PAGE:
• Posted by Califia Suntree on March 8th, 2010, 10:05 AM

    Last night, “The Cove” picked up the Best Documentary Oscar, which has (unsurprisingly) infuriated the dolphin-killing Japanese fisherman featured in the film. The film (which I’ve not yet seen) follows a covert mission by marine activists to unveil the practice of dolphin hunting in a hidden cove in Taiji, Japan; over the course of the hunting season, more than 2000 dolphins are driven into the cove by the fishermen, where they are dispatched with knives and spears. Apparently, some 20,000 dolphins are killed in Japanese waters annually–mostly, they say, for food.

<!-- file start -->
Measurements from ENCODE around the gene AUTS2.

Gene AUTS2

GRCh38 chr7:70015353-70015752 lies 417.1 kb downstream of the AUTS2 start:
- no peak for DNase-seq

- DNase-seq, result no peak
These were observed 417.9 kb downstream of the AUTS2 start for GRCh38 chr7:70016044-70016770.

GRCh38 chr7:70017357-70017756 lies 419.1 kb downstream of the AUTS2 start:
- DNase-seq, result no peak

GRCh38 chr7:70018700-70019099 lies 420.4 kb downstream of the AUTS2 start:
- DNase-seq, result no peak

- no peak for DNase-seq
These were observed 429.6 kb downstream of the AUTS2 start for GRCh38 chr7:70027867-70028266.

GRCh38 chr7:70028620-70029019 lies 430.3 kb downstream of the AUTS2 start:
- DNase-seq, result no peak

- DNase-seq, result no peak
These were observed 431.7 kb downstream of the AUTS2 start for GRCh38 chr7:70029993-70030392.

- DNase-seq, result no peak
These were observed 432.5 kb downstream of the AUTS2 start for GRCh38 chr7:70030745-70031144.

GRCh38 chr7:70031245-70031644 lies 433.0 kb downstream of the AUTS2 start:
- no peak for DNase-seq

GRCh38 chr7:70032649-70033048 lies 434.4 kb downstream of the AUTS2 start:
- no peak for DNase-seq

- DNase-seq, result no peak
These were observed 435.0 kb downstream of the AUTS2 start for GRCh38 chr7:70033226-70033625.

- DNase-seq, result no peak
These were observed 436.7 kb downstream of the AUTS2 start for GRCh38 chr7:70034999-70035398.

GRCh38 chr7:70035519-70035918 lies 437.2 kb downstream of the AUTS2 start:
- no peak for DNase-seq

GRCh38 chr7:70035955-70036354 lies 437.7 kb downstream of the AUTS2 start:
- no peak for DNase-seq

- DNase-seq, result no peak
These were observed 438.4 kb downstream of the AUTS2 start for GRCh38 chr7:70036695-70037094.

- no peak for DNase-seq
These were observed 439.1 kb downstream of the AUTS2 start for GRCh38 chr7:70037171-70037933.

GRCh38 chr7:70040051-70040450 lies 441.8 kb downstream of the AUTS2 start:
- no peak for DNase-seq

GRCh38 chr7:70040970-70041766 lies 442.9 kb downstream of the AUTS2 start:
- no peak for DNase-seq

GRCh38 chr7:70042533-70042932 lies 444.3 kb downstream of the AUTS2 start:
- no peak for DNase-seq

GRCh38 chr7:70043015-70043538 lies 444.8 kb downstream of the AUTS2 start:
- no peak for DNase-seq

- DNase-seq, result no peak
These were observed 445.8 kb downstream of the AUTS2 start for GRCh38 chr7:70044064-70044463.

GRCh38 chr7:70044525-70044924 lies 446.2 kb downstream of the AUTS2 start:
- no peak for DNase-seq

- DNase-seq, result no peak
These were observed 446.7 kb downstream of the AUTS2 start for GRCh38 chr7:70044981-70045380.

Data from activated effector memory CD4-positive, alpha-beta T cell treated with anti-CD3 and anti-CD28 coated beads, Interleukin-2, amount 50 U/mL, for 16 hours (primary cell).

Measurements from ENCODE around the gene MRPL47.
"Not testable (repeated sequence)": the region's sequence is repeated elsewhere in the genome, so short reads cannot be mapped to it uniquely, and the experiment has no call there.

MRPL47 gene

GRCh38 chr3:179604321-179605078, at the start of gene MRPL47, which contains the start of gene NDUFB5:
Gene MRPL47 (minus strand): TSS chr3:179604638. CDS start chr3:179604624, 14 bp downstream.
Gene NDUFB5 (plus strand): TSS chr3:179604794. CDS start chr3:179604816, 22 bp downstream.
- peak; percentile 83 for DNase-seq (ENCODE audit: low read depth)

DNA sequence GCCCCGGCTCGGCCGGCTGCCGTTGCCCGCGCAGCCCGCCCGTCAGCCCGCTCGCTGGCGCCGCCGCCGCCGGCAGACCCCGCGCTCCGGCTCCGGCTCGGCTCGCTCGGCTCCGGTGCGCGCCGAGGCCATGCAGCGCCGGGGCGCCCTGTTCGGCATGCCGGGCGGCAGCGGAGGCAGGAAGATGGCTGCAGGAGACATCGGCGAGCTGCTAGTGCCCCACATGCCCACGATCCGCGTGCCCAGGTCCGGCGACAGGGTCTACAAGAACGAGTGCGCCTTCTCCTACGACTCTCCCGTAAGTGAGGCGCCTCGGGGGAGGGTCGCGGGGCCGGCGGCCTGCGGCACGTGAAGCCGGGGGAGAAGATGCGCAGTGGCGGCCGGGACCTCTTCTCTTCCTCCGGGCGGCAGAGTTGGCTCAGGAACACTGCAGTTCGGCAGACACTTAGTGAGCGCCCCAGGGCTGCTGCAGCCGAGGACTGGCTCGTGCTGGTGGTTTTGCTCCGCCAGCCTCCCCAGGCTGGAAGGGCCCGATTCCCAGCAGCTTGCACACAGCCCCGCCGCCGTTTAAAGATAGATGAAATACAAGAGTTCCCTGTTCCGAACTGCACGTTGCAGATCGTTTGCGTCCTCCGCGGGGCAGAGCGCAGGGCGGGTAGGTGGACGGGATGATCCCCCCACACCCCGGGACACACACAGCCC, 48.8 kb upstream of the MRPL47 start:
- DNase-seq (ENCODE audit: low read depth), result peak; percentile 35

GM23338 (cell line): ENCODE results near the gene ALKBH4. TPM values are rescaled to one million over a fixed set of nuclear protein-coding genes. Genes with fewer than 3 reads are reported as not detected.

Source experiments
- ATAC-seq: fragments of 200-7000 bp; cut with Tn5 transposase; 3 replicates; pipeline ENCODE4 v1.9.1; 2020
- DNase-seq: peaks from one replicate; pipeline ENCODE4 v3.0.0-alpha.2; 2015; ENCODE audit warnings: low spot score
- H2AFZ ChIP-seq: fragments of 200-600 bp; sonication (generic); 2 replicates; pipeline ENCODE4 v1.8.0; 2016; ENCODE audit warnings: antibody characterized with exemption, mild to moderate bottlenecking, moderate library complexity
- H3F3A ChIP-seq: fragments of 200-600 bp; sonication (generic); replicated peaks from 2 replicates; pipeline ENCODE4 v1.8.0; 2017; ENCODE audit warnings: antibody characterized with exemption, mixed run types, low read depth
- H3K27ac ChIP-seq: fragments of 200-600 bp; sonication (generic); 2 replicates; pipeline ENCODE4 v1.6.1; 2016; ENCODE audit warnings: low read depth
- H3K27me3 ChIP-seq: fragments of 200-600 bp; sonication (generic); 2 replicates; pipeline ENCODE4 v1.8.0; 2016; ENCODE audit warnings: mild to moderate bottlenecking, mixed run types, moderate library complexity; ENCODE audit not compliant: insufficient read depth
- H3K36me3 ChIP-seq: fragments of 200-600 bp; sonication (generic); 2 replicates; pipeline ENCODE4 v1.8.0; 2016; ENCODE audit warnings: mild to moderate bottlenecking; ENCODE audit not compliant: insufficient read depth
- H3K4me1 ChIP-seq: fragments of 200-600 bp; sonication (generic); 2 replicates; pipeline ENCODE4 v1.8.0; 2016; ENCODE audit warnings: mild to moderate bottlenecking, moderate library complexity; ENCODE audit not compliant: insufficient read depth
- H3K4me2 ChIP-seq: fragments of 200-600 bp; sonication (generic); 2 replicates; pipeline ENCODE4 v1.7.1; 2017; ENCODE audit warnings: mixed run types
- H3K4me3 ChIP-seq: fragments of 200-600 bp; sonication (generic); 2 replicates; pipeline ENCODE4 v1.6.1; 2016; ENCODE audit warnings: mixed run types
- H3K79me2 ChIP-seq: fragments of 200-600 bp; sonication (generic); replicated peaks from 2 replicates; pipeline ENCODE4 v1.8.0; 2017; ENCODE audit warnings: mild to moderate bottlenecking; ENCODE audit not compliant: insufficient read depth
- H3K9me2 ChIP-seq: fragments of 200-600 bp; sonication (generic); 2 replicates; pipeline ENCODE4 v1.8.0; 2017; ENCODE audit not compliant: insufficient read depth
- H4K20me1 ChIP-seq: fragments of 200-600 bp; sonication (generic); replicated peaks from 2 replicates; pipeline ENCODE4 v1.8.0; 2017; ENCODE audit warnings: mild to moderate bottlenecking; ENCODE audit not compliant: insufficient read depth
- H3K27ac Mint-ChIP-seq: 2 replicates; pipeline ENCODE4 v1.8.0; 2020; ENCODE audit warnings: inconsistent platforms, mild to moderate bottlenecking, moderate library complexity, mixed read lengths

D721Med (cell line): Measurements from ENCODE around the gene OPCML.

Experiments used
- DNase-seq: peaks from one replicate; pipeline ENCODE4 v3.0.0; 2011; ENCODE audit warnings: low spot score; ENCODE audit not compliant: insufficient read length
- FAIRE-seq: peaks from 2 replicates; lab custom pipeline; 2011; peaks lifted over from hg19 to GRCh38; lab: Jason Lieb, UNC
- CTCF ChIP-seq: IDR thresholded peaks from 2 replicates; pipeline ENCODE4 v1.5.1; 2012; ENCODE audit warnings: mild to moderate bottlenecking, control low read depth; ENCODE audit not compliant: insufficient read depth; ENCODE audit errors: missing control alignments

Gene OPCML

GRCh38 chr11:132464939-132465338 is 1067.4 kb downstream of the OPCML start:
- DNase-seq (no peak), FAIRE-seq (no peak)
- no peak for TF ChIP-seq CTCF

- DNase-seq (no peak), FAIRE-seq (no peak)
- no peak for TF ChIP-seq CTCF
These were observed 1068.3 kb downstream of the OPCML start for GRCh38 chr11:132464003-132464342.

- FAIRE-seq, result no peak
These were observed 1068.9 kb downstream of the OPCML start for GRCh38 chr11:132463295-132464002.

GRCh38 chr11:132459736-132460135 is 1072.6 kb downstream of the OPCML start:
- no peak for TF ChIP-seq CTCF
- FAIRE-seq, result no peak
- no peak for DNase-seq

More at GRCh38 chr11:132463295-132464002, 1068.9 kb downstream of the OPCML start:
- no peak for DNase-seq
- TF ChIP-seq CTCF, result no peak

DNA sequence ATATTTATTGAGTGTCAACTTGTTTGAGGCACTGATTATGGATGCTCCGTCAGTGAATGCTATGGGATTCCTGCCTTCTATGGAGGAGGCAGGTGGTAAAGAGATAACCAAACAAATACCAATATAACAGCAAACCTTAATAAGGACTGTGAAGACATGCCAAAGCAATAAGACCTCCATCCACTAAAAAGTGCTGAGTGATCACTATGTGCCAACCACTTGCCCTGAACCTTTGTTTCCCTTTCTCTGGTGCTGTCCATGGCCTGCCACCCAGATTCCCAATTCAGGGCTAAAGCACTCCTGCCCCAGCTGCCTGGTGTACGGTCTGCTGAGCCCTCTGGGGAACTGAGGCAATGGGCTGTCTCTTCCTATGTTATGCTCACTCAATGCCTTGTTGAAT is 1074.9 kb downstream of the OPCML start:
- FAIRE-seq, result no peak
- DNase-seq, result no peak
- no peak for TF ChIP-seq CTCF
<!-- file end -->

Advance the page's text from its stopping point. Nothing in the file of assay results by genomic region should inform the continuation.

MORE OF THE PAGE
Though it is extremely high in mercury (12 times that of blue fin tuna), dolphin and whale meat does end up on Japanese menus and even in school lunches, sometimes unbeknownst to the diners. But while the Taiji fishermen publicly defend the dolphin hunt as a “food tradition,” Save Japan Dolphins reports that the fishermen told them it was actually a form of “pest control.” With fish stocks dwindling, the dolphins and whales are seen as competition for precious piscean resources. Yet another reason to be mindful of our fish consumption–the ramifications of collapsing fish populations are wider than we may think. Go here for a handy sustainable seafood pocket guide.

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